•  Data collected through cross-device tracking may include highly-private personal information which, if exposed through a security breach, could result in considerable consumer harm and could reduce the efficacy of knowledge-based authentication (e.g., answering pre-selected security questions); and
  •  Self-regulatory initiatives have improved transparency and consumer choice in the cross-device tracking arena, but many existing practices are not fully disclosed to consumers and may implicate the FTC Act.

Based on these findings, the FTC report makes a number of recommendations to companies engaged in cross-device tracking, including that:

  • Consumer-facing companies should disclose to consumers, fully and truthfully, their use of cross-device tracking practices and the extent of those practices, including the nature of any data collected;
  •  Third-party tracking companies should provide their tracking disclosures both to consumers and to the first-party companies with whom they transact;
  •  Companies should consider providing consumers with clear and conspicuous opt-out mechanisms or other means to limit how their activities are tracked;
  •  Companies should refrain from tracking sensitive information, such as financial, health, or children’s information or precise geolocation data without first obtaining the express consent of the consumers to whom the information belongs; and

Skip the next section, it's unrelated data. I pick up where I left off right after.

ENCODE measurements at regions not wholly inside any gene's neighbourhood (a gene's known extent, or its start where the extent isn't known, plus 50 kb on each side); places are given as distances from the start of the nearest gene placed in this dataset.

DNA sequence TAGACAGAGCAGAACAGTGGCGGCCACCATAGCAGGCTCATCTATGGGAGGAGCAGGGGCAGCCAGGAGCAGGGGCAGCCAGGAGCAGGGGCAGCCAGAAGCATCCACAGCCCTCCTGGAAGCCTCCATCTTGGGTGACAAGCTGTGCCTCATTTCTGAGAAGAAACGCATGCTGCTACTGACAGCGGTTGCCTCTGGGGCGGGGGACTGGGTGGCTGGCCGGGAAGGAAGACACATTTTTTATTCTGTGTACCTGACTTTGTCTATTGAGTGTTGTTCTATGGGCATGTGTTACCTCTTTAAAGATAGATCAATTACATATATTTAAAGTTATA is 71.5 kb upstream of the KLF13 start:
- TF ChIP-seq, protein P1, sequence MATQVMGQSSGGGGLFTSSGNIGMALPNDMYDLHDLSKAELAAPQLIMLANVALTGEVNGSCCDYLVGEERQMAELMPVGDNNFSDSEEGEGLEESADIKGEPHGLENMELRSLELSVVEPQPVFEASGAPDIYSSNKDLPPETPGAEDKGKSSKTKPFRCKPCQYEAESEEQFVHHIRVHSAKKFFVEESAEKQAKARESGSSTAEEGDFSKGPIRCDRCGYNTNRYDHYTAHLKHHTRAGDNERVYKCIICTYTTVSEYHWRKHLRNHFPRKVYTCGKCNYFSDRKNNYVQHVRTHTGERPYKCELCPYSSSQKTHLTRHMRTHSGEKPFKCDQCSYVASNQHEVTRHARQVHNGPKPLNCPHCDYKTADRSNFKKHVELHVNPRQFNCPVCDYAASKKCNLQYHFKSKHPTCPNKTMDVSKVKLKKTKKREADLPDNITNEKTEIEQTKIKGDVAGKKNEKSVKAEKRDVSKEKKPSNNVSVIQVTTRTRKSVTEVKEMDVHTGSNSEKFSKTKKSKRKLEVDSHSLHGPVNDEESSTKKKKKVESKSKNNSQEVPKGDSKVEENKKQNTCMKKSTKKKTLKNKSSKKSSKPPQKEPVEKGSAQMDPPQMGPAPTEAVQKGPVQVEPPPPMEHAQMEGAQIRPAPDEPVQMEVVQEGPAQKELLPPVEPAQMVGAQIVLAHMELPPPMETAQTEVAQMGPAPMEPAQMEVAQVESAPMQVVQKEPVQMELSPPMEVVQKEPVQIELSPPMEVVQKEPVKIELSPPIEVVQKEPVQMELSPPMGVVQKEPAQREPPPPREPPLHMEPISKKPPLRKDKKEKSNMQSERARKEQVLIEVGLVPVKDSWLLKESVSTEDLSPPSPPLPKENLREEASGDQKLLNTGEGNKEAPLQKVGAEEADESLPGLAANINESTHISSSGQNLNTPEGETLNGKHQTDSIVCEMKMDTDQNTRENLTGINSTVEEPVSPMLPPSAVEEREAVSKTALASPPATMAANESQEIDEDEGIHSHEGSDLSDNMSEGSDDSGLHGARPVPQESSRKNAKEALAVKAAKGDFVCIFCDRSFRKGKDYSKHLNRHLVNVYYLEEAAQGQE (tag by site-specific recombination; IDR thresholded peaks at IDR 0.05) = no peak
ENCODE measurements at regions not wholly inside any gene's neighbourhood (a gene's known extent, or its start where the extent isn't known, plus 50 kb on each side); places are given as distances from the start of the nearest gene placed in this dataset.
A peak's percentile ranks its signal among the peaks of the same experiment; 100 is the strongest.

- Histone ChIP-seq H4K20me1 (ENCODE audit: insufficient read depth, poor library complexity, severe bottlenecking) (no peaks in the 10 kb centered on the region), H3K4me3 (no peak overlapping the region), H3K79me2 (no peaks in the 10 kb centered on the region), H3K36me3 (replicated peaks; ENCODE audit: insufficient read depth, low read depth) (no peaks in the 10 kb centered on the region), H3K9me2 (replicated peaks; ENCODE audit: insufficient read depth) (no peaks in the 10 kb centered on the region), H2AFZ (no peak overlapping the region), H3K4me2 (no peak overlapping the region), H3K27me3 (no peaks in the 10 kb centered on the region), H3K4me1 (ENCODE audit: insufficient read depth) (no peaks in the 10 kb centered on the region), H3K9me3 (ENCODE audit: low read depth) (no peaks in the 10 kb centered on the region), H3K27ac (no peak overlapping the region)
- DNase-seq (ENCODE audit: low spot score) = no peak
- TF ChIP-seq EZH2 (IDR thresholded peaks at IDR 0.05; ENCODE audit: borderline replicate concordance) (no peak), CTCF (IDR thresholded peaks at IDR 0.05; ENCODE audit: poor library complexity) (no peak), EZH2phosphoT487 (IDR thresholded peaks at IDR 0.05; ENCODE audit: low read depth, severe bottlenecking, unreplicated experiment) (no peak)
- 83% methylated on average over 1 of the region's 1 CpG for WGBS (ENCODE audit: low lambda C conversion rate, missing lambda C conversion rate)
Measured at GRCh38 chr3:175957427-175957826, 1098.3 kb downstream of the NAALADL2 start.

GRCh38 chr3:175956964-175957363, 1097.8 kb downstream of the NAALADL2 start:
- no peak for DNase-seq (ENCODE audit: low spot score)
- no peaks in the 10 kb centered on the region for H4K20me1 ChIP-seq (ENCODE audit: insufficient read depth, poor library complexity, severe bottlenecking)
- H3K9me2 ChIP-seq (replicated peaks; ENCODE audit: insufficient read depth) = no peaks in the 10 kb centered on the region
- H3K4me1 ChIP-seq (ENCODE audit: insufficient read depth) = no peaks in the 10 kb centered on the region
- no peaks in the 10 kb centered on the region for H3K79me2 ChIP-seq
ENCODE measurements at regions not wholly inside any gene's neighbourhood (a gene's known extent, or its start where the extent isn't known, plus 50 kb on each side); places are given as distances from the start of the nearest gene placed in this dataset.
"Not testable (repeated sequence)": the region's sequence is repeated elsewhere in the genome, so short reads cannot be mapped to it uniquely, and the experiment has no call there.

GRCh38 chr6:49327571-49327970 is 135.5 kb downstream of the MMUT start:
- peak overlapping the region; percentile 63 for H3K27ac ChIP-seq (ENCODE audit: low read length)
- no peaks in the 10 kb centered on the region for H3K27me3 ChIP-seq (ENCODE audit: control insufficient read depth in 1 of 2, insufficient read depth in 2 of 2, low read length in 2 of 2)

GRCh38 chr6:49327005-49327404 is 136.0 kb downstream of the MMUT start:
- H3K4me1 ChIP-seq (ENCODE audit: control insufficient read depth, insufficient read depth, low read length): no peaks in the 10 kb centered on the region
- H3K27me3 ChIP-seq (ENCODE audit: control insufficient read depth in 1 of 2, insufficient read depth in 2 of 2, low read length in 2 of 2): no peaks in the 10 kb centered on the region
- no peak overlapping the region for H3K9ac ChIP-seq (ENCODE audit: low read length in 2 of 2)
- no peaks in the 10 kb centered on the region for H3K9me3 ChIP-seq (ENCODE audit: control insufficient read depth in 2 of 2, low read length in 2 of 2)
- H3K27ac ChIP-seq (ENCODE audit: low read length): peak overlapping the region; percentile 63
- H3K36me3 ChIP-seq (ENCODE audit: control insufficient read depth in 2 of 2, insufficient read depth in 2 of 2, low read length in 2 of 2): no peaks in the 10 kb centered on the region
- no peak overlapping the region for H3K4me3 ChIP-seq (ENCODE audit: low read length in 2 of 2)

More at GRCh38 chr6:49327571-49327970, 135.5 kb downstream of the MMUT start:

• Companies should track and collect only information that is necessary for their business purposes to reduce the risk of a security breach resulting in significant consumer harm.

Considerations for Companies Engaged in or Considering Undertaking Cross-Device Tracking

Companies engaged in or considering undertaking cross-device tracking—whether consumer-facing or without a direct consumer relationship—may wish to review their tracking and information-collection activities in light of the FTC report. In particular, such entities may wish to examine their practices involving information that is viewed as “sensitive” or which can be reasonably linked to consumer or his or her device(s), even if the information is hashed or is otherwise protected. Companies should also consider reviewing their privacy policies and relevant consumer disclosures to ensure that any cross-device tracking activities, as well as any related opt-out procedures, are described accurately and conspicuously therein.  As the FTC report highlights, consumer-facing companies, such as application developers and website operators, can be exposed to liability for allowing third parties to install tracking technology in their applications and platforms without providing notice to consumers (see our previous Seller Beware post for further reading on prior FTC action in this area).  Similarly, third-party tracking companies may be held liable for misrepresenting the nature or the extent of their tracking techniques to the consumer-facing companies on whose platforms those techniques are deployed.  These reminders of potential liability should not be overlooked by consumer-facing and third-party tracking companies. It can be helpful to review existing and future agreements, as well as all representations made to consumers, to limit the potential for claims of misrepresentation regarding tracking practices, policies and procedures.